my heavy head on my arms, and, drowsily resolving
to look up again in fifteen minutes, fell fast
asleep.

The striking of a deep-voiced clock woke me
with a start. "That is one," thought I, but, to
my dismay, two more strokes followed; and in
remorseful haste I sprang up to see what harm my
long oblivion had done. A strong hand put me
back into my seat, and held me there. It was
Robert. The instant my eye met his my heart
began to beat, and all along my nerves tingled
that electric flash which foretells a danger that we
cannot see. He was very pale, his mouth grim,
and both eyes full of sombre fire,--for even the
wounded one was open now, all the more sinister
for the deep scar above and below. But his touch
was steady, his voice quiet, as he said,--

"Sit still, Ma'am; I won't hurt yer, nor even
scare yer, if I can help it, but yer waked too
soon."

"Let me go, Robert,--the captain is stirring,
--I must give him something."

"No, Ma'am, yer can't stir an inch. Look
here!"

Holding me with one hand, with the other he
took up the glass in which I had left the draught,
and showed me it was empty.

"Has he taken it?" I asked, more and more
bewildered.

"I flung it out o' winder, Ma'am; he'll have to
do without."

"But why, Robert? why did you do it?"

"Because I hate him!"

Impossible to doubt the truth of that; his whole
face showed it, as he spoke through his set teeth,
and launched a fiery glance at the unconscious
captain. I could only hold my breath and stare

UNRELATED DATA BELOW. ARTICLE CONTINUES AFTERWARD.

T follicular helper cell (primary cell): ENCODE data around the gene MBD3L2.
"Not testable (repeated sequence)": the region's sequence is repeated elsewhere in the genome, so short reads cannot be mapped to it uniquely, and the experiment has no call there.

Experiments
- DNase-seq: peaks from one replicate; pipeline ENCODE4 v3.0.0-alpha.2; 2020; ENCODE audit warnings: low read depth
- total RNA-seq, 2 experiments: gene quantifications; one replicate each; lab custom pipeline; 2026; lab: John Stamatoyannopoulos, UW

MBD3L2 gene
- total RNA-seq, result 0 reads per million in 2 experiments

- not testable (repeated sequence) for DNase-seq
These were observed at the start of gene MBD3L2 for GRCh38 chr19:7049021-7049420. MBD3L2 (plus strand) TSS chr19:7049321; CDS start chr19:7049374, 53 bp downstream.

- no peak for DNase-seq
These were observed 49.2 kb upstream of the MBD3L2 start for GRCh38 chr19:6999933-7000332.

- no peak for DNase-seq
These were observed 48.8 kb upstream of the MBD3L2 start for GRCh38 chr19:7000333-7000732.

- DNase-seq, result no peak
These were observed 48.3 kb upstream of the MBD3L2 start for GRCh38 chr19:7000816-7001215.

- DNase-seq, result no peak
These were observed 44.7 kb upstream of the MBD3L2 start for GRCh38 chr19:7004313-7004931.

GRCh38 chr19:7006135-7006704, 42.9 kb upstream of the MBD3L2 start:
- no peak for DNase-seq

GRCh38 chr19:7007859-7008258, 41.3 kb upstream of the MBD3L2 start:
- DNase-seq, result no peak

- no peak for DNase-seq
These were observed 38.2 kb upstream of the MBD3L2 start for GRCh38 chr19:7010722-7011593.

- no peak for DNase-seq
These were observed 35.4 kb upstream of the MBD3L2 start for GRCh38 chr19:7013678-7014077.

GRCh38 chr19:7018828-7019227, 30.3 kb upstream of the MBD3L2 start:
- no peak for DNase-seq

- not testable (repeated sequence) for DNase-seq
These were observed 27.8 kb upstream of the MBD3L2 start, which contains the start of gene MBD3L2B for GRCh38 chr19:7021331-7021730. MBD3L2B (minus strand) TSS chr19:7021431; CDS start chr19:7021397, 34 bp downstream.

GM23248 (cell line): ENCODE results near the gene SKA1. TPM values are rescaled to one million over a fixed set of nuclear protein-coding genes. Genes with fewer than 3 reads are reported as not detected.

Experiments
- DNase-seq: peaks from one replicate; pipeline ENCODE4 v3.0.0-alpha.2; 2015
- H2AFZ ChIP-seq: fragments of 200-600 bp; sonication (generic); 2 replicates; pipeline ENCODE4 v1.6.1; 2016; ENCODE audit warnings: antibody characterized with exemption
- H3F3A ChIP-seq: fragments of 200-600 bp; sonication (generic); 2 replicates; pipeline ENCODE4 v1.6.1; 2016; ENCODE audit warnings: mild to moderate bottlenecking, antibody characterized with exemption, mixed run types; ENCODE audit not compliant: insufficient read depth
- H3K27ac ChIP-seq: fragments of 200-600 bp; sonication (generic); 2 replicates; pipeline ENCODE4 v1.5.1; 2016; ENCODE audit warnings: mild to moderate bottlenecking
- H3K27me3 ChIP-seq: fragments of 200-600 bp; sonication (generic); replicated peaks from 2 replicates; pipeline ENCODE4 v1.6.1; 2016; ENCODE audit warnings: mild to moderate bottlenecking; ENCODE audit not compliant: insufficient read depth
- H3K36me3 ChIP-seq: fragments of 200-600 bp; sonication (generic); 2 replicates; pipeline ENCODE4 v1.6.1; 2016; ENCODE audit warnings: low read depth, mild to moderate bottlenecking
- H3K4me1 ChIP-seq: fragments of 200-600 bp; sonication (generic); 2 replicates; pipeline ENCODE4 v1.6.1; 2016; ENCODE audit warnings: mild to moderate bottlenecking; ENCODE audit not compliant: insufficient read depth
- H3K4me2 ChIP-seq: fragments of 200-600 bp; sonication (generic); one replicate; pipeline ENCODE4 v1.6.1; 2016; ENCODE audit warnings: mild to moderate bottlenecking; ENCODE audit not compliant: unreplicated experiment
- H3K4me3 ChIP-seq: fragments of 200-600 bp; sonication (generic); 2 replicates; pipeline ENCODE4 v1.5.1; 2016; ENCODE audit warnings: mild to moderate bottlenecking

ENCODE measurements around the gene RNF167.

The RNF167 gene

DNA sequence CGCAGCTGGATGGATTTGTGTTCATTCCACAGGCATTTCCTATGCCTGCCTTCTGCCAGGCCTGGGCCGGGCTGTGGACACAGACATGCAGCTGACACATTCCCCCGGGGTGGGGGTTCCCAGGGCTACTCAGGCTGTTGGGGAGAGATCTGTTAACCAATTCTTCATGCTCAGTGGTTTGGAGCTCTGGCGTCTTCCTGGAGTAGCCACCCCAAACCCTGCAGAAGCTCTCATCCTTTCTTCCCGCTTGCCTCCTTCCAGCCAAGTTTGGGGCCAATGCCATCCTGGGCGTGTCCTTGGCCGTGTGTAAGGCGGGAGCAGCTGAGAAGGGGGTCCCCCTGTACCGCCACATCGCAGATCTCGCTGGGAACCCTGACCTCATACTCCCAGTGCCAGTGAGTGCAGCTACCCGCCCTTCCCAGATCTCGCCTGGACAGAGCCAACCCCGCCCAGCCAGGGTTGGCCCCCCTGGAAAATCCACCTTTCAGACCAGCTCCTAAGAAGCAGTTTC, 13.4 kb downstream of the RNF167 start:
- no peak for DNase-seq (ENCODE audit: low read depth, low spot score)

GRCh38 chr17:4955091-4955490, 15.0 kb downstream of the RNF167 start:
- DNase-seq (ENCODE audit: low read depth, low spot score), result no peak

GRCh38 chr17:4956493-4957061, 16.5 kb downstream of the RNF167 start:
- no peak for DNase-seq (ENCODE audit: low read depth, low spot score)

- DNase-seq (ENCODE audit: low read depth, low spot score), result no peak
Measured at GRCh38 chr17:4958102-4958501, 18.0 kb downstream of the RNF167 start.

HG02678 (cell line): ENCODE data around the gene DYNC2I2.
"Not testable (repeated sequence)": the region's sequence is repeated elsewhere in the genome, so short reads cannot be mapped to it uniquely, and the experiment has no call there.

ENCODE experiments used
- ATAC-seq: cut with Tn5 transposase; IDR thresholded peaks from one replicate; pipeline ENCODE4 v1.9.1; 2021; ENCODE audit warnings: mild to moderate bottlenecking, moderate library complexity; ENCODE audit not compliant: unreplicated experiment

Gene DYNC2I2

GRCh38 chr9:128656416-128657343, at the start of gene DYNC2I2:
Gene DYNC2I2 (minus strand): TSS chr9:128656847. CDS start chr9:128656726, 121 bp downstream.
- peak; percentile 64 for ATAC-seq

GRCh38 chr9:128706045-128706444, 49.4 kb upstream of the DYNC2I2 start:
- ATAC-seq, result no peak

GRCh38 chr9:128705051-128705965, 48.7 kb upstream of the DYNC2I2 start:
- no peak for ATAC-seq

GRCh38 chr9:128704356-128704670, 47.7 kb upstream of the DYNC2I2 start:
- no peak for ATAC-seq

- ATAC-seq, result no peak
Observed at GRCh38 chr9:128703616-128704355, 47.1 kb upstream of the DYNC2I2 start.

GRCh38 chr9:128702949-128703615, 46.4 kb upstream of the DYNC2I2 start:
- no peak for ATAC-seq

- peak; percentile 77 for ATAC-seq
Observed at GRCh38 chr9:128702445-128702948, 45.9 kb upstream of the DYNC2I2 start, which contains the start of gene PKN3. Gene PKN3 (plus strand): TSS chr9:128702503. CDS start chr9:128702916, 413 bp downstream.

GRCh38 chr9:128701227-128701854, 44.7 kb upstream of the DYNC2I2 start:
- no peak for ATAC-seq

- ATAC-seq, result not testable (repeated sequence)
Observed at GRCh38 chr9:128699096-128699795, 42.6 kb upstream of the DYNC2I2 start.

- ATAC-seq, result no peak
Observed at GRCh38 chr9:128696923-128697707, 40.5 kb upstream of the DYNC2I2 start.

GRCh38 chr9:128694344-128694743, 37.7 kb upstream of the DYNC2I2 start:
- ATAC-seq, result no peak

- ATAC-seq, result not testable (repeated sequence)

blankly at him, wondering what mad act was coming
next. I suppose I shook and turned white, as women
have a foolish habit of doing when sudden danger
daunts them; for Robert released my arm, sat down
upon the bedside just in front of me, and said, with
the ominous quietude that made me cold to see and hear,--

"Don't yer be frightened, Ma'am: don't try
to run away, fer the door's locked an' the key
in my pocket; don't yer cry out, fer yer'd have to
scream a long while, with my hand on yer mouth,
before yer was heard. Be still, an' I'll tell yer
what I'm goin' to do."

"Lord help us! he has taken the fever in some
sudden, violent way, and is out of his head. I
must humor him till some one comes"; in pursuance
of which swift determination, I tried to say,
quite composedly,--

"I will be still and hear you; but open the
window. Why did you shut it?"

"I'm sorry I can't do it, Ma'am; but yer'd
jump out, or call, if I did, an' I'm not ready yet.
I shut it to make yer sleep, an' heat would do it
quicker'n anything else I could do."

The captain moved, and feebly muttered,
"Water!" Instinctively I rose to give it to him,